Digital audio broadcasting (DAB) is a digital radio standard for broadcasting digital audio radio services, used in several countries across Europe and Asia Pacific.
The DAB standard was initiated as a European research project in the 1980s. The Norwegian Broadcasting Corporation (NRK) launched the first DAB channel in the world on 1 June 1995 (NRK Klassisk), and the BBC and Swedish Radio (SR) launched their first DAB digital radio broadcasts in September 1995. DAB receivers have been available in many countries since the end of the 1990s.
DAB may offer more radio programmes over a specific spectrum than analogue FM radio. DAB is more robust with regard to noise and multipath fading for mobile listening, since DAB reception quality first degrades rapidly when the signal strength falls below a critical threshold, whereas FM reception quality degrades slowly with the decreasing signal.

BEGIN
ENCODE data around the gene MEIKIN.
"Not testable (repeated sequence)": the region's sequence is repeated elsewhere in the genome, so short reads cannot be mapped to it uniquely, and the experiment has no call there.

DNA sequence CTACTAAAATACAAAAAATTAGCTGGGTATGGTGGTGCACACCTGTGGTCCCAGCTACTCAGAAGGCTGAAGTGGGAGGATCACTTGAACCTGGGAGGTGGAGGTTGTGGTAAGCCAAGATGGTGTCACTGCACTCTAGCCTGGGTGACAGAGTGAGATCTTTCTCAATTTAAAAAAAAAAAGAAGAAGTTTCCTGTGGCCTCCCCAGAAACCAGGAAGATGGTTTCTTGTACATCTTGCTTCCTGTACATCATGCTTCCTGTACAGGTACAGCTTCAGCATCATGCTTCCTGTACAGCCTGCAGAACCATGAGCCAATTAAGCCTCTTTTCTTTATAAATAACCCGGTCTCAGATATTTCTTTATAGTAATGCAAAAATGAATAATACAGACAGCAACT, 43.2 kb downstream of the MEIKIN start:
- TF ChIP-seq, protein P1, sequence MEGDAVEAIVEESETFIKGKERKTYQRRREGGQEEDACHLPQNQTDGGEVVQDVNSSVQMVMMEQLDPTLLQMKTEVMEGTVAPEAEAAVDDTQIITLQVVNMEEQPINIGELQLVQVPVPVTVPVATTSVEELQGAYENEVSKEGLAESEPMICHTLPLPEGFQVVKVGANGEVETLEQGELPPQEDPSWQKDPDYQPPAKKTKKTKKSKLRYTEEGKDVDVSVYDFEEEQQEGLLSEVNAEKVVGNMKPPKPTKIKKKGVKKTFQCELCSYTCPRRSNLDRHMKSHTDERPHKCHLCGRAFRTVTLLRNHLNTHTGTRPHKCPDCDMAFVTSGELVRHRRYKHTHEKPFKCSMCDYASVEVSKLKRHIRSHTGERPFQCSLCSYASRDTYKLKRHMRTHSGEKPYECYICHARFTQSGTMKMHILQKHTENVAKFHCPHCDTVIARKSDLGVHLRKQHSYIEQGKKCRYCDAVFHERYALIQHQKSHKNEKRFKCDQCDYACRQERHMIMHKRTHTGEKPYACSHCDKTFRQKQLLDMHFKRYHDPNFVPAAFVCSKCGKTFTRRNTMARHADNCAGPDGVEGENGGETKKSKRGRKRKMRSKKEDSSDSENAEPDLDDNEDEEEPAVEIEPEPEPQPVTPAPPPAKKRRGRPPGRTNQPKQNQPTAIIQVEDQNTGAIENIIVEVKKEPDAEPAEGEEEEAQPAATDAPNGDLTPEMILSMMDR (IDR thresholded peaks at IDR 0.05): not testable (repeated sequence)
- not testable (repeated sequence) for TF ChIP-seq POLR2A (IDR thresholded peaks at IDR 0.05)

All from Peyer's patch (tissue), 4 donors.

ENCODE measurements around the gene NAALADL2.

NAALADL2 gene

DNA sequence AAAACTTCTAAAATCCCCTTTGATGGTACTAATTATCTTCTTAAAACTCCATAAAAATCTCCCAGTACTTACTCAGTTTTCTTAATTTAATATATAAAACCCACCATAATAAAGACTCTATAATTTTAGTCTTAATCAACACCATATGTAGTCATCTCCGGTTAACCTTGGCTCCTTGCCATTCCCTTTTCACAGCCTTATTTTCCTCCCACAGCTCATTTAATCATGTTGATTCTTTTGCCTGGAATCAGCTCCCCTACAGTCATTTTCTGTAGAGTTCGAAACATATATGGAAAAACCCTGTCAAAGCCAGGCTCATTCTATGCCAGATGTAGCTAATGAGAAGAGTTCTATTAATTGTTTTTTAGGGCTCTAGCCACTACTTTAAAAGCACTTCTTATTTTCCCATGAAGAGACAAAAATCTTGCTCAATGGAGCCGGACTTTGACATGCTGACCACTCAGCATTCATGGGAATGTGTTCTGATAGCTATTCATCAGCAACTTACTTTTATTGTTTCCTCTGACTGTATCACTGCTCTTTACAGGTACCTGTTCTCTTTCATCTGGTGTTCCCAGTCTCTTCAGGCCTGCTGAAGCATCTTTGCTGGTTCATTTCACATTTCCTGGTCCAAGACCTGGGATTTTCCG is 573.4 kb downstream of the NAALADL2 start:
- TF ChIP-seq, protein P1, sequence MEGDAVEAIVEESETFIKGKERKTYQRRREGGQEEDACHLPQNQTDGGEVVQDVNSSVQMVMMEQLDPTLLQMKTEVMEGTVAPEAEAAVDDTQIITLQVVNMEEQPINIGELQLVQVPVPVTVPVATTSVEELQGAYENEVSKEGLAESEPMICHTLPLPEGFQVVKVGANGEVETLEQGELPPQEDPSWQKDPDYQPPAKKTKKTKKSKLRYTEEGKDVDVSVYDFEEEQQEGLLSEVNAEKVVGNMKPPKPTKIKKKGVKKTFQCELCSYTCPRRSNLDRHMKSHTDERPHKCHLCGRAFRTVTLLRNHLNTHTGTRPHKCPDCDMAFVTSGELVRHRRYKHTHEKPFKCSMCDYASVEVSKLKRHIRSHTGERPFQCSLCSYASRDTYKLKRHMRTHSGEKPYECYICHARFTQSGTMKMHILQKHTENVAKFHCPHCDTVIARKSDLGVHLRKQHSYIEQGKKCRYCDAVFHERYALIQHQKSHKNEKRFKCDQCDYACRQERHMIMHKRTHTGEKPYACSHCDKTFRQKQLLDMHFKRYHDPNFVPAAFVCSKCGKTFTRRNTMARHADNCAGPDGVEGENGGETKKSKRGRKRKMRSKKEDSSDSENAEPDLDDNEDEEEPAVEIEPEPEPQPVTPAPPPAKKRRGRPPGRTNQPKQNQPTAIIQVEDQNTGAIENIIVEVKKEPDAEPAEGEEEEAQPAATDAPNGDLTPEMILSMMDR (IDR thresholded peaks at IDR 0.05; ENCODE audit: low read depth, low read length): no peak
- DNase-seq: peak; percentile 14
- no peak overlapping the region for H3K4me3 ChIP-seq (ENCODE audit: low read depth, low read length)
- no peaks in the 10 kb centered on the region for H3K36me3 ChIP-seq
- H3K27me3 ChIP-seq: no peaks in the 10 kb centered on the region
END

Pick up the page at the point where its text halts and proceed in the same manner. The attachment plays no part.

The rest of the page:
Audio quality varies depending on the bitrate used and audio material. Most stations use a bit rate of 128 kbit/s or less with the MP2 audio codec, which requires 160 kbit/s to achieve perceived FM quality. 128 kbit/s gives better dynamic range or signal-to-noise ratio than FM radio, but a more smeared stereo image, and an upper cut-off frequency of 14 kHz, corresponding to 15 kHz of FM radio. However, “CD quality” sound with MP2 is possible “with 256…192 kbps”.
An upgraded version of the system was released in February 2007, which is called DAB+. DAB is not forward compatible with DAB+, which means that DAB-only receivers are not able to receive DAB+ broadcasts. However, broadcasters can mix DAB and DAB+ programs inside the same transmission and so make a progressive transition to DAB+. DAB+ is approximately twice as efficient as DAB, and more robust.
In spectrum management, the bands that are allocated for public DAB services, are abbreviated with T-DAB, where the “T” stands for terrestrial.
More than 30 countries provide DAB transmissions, and several countries, such as Norway, UK, Australia, Italy, Malta, Switzerland, The Netherlands and Germany, are transmitting DAB+ stations. See Countries using DAB/DMB. In many countries it is expected that DAB will gradually replace FM radio. Norway was the first country to announce national FM radio analog switchoff starting from 2017. DAB+